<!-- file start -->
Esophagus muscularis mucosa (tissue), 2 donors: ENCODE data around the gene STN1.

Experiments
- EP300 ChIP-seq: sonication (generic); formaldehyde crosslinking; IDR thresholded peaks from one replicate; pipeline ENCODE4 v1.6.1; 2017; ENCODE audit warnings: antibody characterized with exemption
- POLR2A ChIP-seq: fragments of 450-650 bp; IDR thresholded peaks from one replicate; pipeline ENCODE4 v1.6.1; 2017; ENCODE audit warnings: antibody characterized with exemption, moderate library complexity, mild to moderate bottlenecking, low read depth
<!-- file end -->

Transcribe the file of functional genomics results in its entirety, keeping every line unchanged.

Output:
Esophagus muscularis mucosa (tissue), 2 donors: ENCODE data around the gene STN1.

Experiments
- EP300 ChIP-seq: sonication (generic); formaldehyde crosslinking; IDR thresholded peaks from one replicate; pipeline ENCODE4 v1.6.1; 2017; ENCODE audit warnings: antibody characterized with exemption
- POLR2A ChIP-seq: fragments of 450-650 bp; IDR thresholded peaks from one replicate; pipeline ENCODE4 v1.6.1; 2017; ENCODE audit warnings: antibody characterized with exemption, moderate library complexity, mild to moderate bottlenecking, low read depth